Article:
Home / Linux

Linux Commands for Beginners

Rating: 5.0Blog-star
Views: 12155
by Usha Sri Mendi
Last modified: May 29th 2021

As we know that the Operating System is an important component of the computer. Linux operating system is open-source and community-developed for mainframes, servers. Linux is one of the widely accepted operating systems across the world. 

Here in this article, we are going to discuss briefly the top 50 Linux commands, and their working in a real-time environment. To enhance your skills on Linux, visit our Linux Tutorials.

Now, Let's get into the commands section.

If you want to enrich your career and become a professional in Linux, then visit Mindmajix - a global online training platform: "Linux Training Certification" This course will help you to achieve excellence in this domain.

File Commands in Linux Operating System

File command:

This command is used to determine the file type, and you can easily read and understand it. This command categorizes each argument after testing.  

It has three sets to test the argument.

  • Filesystem Test: Based on the stat system call results it verifies empty files and sorts few files, this prints the type of the file. 
  • Magic Test: It checks the format of data in a particular file and prints the category.
  • Language Test: It searches the string which appears in the blocks of a file. 

Syntax: 

file [option] [filename]

[ Related Article: Latest Linux Interview Questions ]

Example: 

file email.py
file name.jpeg
file invoice.pdf
file exam.ods
file videosong.mp4

Output:

Option: this displays the file types. 

-b, [–brief]: This gives a brief mode of the file. 

Syntax:

file -b filename

Example: 

file -b email.py

Output:

root@tryit-next:~ file xyz.py
xyz.py : ASCII text

[ Related Article: Kernel Tutorial

 

 

Following are the few commands to check the file type without filename

1. * option: Shows all files, file types

Syntax: file *

Displays all files types in the system.

2. directory name/* option: Shows all files file type in the current directory

Syntax: file directoryname/*

3. -I option: this displays the mime type files.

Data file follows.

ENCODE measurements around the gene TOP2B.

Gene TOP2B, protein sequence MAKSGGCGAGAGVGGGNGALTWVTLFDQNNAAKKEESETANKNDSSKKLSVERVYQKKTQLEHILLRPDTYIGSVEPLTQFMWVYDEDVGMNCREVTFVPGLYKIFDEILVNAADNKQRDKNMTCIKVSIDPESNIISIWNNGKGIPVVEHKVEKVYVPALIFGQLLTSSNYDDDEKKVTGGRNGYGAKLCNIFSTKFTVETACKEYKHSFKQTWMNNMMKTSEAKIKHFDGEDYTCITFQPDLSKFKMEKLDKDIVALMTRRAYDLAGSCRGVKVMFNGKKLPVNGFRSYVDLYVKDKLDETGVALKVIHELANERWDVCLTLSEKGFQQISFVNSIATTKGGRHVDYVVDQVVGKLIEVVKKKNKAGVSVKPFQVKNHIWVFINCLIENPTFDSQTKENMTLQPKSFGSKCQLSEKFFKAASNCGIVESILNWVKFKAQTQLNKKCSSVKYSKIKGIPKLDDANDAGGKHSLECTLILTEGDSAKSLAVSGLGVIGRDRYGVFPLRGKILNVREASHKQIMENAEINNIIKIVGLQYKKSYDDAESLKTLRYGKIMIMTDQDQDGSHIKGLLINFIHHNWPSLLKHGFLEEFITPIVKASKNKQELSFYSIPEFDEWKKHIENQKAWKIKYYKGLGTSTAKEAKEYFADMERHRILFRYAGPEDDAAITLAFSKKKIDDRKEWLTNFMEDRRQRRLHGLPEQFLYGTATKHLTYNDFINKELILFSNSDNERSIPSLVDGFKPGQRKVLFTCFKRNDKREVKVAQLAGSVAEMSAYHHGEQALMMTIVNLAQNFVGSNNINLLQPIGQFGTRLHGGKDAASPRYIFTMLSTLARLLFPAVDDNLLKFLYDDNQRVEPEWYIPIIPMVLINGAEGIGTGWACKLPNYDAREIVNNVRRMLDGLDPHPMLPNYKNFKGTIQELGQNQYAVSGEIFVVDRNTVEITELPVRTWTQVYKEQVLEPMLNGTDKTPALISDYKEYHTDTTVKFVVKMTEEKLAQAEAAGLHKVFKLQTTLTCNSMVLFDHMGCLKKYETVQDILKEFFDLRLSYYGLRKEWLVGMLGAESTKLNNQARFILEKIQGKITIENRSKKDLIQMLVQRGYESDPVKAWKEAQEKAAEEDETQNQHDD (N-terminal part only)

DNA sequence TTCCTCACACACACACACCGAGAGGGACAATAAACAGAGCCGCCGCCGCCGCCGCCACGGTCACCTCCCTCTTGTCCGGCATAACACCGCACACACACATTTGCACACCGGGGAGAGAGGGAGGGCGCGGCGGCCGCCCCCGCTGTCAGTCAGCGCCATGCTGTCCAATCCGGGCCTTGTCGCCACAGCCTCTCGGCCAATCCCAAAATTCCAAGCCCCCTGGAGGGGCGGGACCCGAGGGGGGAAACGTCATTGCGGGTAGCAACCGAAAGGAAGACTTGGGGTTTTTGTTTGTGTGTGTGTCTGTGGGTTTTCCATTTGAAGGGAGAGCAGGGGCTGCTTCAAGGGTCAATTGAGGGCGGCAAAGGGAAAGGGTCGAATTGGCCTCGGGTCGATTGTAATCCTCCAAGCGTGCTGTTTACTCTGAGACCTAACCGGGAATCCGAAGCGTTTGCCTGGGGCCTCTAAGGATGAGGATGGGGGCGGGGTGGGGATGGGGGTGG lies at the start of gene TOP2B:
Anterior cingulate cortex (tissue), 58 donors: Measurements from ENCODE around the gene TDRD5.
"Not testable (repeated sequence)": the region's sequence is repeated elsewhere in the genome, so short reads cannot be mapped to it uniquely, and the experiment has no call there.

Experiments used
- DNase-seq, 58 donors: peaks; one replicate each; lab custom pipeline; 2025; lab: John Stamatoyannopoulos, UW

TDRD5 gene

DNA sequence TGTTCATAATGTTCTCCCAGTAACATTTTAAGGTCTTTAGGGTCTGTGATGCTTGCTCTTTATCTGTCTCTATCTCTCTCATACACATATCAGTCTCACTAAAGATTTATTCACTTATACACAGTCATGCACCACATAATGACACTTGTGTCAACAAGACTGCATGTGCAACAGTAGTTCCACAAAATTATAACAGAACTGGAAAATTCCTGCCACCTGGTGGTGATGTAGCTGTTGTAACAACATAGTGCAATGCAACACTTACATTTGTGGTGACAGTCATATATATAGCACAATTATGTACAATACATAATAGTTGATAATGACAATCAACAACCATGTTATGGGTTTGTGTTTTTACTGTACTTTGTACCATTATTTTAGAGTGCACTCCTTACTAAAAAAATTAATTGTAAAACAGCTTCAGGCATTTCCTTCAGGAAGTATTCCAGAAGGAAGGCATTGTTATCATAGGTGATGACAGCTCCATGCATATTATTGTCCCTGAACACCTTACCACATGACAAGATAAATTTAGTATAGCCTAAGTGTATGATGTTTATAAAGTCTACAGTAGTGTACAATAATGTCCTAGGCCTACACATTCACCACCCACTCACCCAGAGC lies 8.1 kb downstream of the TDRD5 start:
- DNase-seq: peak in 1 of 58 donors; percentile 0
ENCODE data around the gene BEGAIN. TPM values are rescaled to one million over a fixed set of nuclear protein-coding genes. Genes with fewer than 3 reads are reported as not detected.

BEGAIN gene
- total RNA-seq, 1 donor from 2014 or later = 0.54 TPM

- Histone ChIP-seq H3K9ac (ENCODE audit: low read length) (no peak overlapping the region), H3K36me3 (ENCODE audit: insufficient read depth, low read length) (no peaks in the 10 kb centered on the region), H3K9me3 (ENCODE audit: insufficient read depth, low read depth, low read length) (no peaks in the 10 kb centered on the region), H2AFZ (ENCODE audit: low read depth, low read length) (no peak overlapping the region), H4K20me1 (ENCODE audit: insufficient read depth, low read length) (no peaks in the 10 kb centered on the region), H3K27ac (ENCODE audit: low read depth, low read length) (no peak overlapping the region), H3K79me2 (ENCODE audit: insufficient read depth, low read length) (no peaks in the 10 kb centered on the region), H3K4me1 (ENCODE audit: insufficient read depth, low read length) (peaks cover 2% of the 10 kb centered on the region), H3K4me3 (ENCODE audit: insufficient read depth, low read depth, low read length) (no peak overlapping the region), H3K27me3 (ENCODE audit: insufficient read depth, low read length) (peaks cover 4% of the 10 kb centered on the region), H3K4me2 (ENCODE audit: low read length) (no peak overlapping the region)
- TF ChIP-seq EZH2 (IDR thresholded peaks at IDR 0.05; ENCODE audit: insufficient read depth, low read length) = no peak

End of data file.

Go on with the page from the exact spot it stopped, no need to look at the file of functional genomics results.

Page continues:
Syntax: file -i filename

4. -z option: displays compressed files

Syntax: file -z flash.tar.gz

5. -s option: Displays special files

Syntax: file -s filename

df command: this command displays the space of the hard disk and how much disk was free. 

Syntax: df 

The following image will show you the output of the df command. 

To print the same output in GB/MB/KB, use the -h option in the command.

Syntax: df -h

du command: It displays the size of the file and to know that how much disk space using by the files in the directories. 

Syntax: #du

Output: It shows how much space used by files in the current directory.

du/boot: this displays the file size in another directory also.

Syntax: #du/boot

Output: Print the file size of the current directory and another directory.

du-h/boot: It displays the size of the file in GB/MB/Kb.

Syntax: #du -h/ boot

[ Related Article: Linux vs Unix Differences ]

Output: 

The diff Command: 

This diff command is used to check the differences between two files.

Syntax: 

diff file1  file2

Let us consider one example and check how the command works

Create a dummy file and copy the same data to the dummy file and change the data in the original file now check the command. See the changes in the output.

find command

This command helps to search the necessary data in the specified location.

Syntax:

#find [where to search] -name [what to search]

Example: 

#find /etc -named hostname

Cat command:

This command used to create and view single or multiple files, and concatenate the files. It will consider one file output as another file input and print in the terminal or file. 

General Syntax: 

cat [option] [file]..

Multiple files content view: In this multiple files data will be displayed in the terminal.

Let’s us consider one example 

1. cat file file1

Output: 

# cat file file1

Hello mindmajix
Hai world,

2. Using the cat command create a file:

Syntax:

# cat >org

Output:

# cat >org

Hai Mindmajix, Hello world

3. Display the line numbers in the file

To display the line numbers in the file using -n in the command.

Syntax:

cat -n filename

Let us consider one example

#cat -n mindmajix.text

Output:

#cat -n mindmajix.txt
1 Have a wonderful life
2 Happy Birthday!

4. View multiple files

To display multiple files at once we can use the command below

Syntax:

# cat filename; 
cat filename1; 
cat filename2

Let us check with one example

# cat org; cat file; cat file1

Output:

# cat org; cat file; cat file1
Hai Mindmajix,
Hello mindmajix
Hai world,

Copy command

Copy command represent with cp, it helps to copy the data into other files and directories. In cp command at least pass 2 arguments.

Syntax: 

cp [OPTION] Source Destination
cp [OPTION] Source Directory
cp [OPTION] Source-1 Source-2 Source-3 Source-n Directory